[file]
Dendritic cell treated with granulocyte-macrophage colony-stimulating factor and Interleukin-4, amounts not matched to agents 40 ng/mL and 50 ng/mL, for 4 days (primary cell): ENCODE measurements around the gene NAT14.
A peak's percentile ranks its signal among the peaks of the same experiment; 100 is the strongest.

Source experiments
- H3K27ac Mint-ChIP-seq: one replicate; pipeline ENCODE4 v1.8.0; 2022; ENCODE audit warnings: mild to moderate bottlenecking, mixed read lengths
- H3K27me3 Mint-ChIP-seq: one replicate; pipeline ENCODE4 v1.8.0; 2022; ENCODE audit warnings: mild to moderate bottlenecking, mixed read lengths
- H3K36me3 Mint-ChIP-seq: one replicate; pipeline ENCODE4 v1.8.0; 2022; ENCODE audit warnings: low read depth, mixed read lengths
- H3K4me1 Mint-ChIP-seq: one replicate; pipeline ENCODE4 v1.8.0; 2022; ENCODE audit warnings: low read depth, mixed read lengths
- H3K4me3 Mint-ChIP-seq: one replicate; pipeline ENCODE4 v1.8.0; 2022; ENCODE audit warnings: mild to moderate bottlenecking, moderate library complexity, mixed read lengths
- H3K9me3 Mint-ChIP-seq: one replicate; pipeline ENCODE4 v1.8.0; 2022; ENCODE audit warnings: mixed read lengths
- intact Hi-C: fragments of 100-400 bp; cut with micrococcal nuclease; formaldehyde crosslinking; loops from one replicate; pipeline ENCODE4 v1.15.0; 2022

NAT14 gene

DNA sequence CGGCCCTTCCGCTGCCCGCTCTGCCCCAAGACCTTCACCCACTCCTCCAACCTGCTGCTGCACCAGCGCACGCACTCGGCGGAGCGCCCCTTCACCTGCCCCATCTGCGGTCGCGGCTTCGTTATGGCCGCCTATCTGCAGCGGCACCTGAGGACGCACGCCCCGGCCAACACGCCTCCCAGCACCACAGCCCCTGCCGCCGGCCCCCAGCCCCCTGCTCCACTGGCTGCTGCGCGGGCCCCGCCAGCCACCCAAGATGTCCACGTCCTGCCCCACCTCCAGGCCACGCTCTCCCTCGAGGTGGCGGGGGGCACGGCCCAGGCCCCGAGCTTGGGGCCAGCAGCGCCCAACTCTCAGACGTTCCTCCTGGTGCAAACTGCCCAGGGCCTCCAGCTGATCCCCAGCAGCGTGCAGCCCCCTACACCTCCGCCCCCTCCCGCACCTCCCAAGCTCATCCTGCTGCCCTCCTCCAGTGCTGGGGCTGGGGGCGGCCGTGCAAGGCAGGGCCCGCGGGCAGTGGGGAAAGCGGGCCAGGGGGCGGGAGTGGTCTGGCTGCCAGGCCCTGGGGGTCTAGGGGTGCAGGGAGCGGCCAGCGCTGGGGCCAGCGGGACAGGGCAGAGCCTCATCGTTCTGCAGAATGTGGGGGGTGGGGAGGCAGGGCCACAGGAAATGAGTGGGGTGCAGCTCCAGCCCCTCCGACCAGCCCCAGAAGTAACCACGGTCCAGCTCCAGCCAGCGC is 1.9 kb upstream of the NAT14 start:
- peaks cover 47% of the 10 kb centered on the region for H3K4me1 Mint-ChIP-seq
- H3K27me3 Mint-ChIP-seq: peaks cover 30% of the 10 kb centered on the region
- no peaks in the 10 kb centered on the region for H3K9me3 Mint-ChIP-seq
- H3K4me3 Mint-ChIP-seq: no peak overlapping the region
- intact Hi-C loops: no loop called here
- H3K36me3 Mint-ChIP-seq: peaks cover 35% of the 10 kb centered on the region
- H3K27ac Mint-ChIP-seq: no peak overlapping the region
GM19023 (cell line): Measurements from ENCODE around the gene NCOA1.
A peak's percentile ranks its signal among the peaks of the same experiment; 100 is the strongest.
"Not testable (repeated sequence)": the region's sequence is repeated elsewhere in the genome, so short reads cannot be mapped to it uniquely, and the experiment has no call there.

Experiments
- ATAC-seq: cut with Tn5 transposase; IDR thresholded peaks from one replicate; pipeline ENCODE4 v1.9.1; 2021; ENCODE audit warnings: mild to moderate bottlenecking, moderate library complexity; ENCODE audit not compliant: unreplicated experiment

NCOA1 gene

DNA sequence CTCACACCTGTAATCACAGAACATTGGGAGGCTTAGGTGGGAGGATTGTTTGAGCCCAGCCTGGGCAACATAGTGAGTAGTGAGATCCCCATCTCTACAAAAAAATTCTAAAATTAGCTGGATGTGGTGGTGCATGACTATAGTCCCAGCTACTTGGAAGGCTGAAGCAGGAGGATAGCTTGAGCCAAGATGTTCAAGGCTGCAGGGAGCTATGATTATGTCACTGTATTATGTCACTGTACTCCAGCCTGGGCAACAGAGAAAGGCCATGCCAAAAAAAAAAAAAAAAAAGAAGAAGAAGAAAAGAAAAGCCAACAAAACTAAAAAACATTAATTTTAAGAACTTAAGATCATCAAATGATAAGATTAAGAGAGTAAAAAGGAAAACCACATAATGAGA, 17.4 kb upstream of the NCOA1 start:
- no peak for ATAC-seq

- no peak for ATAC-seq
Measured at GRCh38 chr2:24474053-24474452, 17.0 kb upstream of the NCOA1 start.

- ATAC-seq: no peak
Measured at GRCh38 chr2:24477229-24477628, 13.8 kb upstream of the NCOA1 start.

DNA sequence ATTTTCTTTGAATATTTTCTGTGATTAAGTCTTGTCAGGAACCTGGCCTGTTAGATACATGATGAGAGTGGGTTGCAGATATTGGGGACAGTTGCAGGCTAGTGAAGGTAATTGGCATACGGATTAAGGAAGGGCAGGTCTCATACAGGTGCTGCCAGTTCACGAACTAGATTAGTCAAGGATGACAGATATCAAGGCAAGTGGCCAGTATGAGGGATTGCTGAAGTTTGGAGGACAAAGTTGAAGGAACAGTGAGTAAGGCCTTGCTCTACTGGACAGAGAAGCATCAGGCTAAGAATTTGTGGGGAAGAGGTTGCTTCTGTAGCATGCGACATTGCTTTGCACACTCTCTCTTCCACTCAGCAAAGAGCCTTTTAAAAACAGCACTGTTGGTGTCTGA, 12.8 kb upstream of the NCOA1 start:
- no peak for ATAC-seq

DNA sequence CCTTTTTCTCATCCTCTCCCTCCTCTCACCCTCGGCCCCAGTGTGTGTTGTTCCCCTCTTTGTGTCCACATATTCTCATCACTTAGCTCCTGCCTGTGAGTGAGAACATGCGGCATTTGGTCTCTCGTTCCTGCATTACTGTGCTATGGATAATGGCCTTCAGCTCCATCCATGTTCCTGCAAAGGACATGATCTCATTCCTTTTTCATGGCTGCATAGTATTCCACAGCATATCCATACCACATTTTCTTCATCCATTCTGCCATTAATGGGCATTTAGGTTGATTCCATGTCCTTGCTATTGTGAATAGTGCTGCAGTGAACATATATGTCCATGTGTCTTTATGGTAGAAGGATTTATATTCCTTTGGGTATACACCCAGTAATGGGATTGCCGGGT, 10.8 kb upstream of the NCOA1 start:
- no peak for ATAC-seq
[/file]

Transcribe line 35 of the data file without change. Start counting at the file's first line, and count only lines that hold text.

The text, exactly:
- no peak for ATAC-seq